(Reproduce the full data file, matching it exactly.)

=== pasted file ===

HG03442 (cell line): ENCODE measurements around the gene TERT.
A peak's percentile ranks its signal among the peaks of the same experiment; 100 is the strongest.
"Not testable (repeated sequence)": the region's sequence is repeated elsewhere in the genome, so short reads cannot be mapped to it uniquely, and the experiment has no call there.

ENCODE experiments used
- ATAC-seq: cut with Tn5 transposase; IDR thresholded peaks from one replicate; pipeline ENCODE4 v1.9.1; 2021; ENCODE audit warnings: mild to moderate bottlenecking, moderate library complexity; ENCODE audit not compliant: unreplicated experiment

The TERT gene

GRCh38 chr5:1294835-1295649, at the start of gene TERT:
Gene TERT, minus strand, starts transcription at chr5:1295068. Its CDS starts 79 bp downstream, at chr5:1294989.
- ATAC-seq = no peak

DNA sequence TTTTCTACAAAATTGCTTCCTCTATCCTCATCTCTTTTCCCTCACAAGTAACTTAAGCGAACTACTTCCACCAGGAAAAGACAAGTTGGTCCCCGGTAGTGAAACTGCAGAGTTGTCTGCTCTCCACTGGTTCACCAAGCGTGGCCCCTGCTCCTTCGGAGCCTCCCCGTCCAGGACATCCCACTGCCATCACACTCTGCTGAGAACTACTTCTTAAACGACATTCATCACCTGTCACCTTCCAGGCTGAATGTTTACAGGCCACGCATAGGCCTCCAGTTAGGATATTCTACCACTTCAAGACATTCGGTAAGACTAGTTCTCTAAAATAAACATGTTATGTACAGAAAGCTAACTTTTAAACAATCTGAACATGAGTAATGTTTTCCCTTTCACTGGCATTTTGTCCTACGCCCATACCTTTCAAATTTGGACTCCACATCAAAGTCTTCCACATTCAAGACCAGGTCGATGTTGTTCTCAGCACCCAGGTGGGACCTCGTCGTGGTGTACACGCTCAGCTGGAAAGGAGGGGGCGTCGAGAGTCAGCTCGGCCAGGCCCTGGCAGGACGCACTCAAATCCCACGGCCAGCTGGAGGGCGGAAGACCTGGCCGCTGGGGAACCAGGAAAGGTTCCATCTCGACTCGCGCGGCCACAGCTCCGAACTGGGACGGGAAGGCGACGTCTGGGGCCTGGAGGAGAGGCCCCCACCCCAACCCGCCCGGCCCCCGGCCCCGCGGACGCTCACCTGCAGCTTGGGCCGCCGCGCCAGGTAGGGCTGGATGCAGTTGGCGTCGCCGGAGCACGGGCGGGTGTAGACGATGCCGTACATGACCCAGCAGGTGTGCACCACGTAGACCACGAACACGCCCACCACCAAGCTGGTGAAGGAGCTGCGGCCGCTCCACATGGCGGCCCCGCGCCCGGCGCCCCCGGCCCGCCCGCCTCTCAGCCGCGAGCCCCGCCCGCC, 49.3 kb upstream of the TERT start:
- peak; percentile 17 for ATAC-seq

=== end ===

HG03442 (cell line): ENCODE measurements around the gene TERT.
A peak's percentile ranks its signal among the peaks of the same experiment; 100 is the strongest.
"Not testable (repeated sequence)": the region's sequence is repeated elsewhere in the genome, so short reads cannot be mapped to it uniquely, and the experiment has no call there.

ENCODE experiments used
- ATAC-seq: cut with Tn5 transposase; IDR thresholded peaks from one replicate; pipeline ENCODE4 v1.9.1; 2021; ENCODE audit warnings: mild to moderate bottlenecking, moderate library complexity; ENCODE audit not compliant: unreplicated experiment

The TERT gene

GRCh38 chr5:1294835-1295649, at the start of gene TERT:
Gene TERT, minus strand, starts transcription at chr5:1295068. Its CDS starts 79 bp downstream, at chr5:1294989.
- ATAC-seq = no peak

DNA sequence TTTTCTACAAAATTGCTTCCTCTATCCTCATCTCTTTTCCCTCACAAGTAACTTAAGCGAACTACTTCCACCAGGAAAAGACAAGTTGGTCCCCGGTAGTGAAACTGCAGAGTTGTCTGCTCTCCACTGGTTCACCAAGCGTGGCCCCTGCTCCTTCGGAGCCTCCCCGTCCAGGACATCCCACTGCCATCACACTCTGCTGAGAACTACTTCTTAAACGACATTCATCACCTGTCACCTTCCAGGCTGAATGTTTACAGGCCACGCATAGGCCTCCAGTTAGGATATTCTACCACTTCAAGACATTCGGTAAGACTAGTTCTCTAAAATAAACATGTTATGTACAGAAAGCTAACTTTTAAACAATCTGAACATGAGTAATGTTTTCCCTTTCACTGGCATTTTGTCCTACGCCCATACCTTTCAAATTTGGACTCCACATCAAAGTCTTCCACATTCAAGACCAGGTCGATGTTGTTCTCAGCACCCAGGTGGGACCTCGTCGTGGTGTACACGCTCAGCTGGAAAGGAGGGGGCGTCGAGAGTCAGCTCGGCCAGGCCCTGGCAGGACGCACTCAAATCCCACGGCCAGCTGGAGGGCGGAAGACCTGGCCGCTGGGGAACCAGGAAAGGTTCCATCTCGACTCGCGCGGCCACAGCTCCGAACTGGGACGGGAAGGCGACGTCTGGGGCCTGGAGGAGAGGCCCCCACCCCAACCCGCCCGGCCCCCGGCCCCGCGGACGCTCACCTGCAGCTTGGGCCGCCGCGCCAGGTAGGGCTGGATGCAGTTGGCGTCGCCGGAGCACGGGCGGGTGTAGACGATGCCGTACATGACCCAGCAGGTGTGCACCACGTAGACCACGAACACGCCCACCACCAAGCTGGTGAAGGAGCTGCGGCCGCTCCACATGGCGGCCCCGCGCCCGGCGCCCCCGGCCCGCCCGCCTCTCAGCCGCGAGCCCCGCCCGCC, 49.3 kb upstream of the TERT start:
- peak; percentile 17 for ATAC-seq